May 31, 1964 Nürburgring 1000 km race saw a record number of 904s signed up - 19 cars! Not all arrived, but there were eight 904s among the first twelve places. Gerhard Koch/Ben Pon won the 2-litre GT class with chassis 904-055 and were 3rd overall after larger-engined Ferraris. The next important race was the Le Mans 24H in June. Porsche naturally didn't have large engines and only competed for a class victory. Despite the very small engines, Porsche had scored 4th overall in 1955 with the 1.5-litre 550 and 3rd in 1958 with the 1.6-litre 718 - results very hard to beat even with the 2-litre 904. The best Porsche result in 1964 was 7th place overall and class victory for 904 of Team Auguste Veuillet driven by Robert Buchet/Guy Ligier. By the way, Auguste Veuillet was the first Porsche importer in France and the man who took Porsche to Le Mans in 1951 driving an aluminium 356.

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1964 June 20 Le Mans start. 24 hours later the 904 #34 (904-021) driven by Robert Buchet/Guy Ligier takes the victory in the 2-litre class and scores 7th overall after 3-4-litre Ferraris and a 4.7-litre Shelby Cobra© Porsche
1964 July 19 Zolder GP: winner #35 Bernardus Pon and 2nd #36 Rob Slotemaker (both Racing Team Holland). The driver of the delivery van lost control of the trailer carrying those 904s to Zolder and damaged the cars (chassis 023 and 055). As can be seen from the photo, Ben Pon's car has a wind deflector installed instead of the windscreen, but it didn't stop Pon to win the race!© unknown (please inform if you know)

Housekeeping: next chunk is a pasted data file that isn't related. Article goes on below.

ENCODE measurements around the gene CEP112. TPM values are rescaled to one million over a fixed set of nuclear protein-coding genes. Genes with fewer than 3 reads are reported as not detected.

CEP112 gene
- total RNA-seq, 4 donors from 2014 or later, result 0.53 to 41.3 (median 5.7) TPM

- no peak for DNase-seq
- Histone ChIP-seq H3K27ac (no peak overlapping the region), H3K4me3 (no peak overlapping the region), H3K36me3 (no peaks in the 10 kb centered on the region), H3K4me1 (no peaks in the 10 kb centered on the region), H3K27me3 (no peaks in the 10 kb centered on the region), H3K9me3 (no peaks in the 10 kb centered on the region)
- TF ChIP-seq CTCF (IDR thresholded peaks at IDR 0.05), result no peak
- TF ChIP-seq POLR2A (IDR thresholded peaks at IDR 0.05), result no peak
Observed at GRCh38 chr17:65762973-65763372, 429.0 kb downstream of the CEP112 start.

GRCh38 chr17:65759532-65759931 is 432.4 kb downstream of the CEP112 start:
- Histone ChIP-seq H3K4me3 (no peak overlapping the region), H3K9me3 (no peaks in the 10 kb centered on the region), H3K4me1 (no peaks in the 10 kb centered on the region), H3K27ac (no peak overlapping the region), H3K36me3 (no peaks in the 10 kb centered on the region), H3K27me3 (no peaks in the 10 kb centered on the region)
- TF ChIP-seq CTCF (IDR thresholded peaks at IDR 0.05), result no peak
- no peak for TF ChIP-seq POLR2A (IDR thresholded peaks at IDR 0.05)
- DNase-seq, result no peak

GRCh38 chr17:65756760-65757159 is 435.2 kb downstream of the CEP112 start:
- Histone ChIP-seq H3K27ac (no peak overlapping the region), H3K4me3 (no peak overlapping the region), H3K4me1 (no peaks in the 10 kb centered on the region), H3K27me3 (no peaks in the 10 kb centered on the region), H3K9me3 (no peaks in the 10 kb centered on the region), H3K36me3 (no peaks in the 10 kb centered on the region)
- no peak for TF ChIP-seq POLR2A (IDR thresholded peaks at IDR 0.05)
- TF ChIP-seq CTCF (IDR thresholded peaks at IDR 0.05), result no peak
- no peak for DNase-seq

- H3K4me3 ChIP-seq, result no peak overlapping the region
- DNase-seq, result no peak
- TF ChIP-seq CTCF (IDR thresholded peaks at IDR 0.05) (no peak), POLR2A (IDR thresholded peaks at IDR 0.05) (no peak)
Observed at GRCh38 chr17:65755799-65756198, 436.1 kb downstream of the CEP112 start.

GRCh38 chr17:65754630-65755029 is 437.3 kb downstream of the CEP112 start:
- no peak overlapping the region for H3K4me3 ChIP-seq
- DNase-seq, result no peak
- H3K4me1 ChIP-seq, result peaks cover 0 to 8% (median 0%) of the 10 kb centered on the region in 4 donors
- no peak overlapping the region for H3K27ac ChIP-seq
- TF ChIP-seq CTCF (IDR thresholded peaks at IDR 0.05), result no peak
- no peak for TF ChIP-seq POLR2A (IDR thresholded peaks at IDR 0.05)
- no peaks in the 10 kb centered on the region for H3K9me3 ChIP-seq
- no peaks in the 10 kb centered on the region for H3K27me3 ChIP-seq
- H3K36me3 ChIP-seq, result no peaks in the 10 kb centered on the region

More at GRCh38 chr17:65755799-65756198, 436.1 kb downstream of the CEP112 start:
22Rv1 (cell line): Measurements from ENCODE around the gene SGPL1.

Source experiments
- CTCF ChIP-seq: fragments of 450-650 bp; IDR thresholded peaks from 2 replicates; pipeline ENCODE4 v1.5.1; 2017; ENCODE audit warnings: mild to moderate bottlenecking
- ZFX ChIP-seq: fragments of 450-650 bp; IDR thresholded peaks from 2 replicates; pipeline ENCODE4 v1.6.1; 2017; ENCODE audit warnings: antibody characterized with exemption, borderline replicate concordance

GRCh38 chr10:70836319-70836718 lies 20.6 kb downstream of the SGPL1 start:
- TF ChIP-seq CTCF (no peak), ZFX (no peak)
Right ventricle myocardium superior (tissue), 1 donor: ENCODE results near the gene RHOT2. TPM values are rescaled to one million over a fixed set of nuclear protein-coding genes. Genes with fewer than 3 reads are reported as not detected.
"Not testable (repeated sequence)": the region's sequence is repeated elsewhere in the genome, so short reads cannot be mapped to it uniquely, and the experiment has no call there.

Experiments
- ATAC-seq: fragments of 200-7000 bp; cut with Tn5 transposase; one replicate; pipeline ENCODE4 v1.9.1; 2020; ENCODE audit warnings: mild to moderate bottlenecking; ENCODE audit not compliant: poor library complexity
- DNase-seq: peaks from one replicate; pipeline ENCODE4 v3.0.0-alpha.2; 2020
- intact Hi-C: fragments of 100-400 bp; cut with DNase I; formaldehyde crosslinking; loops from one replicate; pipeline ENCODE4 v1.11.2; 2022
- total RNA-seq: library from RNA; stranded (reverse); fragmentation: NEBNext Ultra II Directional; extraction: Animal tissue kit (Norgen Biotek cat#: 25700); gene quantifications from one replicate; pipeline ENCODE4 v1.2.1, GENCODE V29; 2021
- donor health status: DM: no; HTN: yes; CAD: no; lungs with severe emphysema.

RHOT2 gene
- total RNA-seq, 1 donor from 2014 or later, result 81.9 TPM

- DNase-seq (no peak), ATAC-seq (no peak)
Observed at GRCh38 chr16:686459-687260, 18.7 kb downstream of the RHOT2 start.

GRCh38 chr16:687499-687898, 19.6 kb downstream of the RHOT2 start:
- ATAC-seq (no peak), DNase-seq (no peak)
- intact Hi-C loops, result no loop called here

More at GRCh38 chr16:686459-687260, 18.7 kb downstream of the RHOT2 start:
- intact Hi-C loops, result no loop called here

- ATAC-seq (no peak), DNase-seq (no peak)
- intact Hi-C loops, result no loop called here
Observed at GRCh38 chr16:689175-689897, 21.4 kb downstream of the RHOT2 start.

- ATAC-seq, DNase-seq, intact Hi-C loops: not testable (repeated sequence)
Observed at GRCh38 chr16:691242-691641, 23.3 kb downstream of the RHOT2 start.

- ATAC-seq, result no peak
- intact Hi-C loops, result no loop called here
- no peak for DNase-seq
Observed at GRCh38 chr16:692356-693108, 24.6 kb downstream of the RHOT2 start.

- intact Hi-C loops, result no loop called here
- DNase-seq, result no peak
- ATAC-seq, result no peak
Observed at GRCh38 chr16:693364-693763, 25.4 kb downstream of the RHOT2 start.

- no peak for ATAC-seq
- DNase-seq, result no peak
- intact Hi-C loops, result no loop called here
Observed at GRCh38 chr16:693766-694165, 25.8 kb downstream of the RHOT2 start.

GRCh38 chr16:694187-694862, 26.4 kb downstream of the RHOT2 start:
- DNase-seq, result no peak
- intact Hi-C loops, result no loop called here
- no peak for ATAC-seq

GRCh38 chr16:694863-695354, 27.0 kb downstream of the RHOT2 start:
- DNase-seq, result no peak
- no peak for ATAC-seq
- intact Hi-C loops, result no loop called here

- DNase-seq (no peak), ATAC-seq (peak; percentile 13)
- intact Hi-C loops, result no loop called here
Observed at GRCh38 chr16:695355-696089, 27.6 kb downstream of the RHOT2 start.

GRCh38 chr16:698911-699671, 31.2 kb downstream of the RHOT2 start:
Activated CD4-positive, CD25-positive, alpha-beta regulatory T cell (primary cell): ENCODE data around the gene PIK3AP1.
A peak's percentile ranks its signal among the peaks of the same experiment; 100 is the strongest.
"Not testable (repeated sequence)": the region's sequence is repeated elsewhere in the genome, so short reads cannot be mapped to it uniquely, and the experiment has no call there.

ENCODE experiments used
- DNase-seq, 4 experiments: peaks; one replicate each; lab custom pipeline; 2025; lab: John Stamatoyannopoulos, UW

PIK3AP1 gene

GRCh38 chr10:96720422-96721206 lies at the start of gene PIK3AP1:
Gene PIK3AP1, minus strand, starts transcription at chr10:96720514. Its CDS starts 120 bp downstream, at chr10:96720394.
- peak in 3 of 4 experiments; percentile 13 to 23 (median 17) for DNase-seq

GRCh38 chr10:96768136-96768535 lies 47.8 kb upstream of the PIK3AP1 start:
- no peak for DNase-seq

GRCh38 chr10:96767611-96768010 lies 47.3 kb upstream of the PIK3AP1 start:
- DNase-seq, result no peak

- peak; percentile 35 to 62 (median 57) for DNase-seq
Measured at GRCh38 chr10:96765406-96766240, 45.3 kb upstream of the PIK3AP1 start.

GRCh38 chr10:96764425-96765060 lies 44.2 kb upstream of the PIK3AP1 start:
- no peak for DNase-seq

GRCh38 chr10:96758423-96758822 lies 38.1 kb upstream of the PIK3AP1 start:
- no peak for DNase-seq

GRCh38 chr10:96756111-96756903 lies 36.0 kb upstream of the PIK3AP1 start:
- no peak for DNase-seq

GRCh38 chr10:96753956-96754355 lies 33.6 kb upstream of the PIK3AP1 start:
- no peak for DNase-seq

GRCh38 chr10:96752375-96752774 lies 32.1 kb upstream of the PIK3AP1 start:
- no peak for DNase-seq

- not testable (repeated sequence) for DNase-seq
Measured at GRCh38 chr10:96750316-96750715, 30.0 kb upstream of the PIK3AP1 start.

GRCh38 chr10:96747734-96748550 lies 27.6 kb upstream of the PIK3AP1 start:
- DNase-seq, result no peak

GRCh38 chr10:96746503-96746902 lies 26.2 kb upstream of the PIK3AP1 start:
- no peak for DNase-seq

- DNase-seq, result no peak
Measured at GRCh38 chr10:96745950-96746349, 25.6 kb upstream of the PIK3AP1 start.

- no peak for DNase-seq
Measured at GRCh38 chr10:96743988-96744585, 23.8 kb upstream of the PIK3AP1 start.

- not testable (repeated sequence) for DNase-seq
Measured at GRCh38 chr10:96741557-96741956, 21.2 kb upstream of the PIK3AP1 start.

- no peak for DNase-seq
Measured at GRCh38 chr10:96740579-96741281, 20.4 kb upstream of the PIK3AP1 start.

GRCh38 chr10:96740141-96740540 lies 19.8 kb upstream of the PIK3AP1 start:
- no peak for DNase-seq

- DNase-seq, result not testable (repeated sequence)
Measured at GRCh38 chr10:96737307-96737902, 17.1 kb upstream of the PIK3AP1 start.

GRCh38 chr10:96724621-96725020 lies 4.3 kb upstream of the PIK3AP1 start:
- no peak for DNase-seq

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Poster with 1964 racing results© Porsche

The last cars with chassis number starting with '904-...' were delivered before the Tour de France road race in September 1964. In total 108 cars were made with chassis number '904-' including one 6-cylinder prototype and two 8-cylinder coupés. The first 'series' 6-cylinder 904, chassis 906-001, was entered in Paris 1000 km on October 11, but it had to retire due to an accident. The 8-cylinder 904-009 scored 3rd driven by Edgar Barth/Colin Davis. Few six-cylinder cars were built for the next season and they had many differencies compared to the predecessors: centered fuel filler, shorter doors, side windows that moved vertically, “elephant ear” large air intakes, different engine cover etc. In the case the early cars were badly damaged in accidents, they were rebuilt with new parts and they started to look like the 6-cylinder versions.

Although 904 was designed as a racing car with low 4.7"/12 cm ride height, two 904s were entered into the rallye to Monte Carlo in January 1965. Although called the Rallye Automobile Monte-Carlo, it really was a rallye 'to' Monte Carlo as the start was given from different locations around Europe (until 1972 the event was held on public roads and was more about durability than speed). Start for the 1965 rallye was given in the following cities: January 15, 16:32 Stockholm, January 16, 03:26 London (GMT), 04:38 Warzaw, 06:21 Athens, 06:34 Minsk (Moscow time), 07:35 Lisbon, 11:12 Paris, 12:36 Frankfurt and 13:19 Monte-Carlo. Every starting point had different rallye-route. All Porsches started from Frankfurt.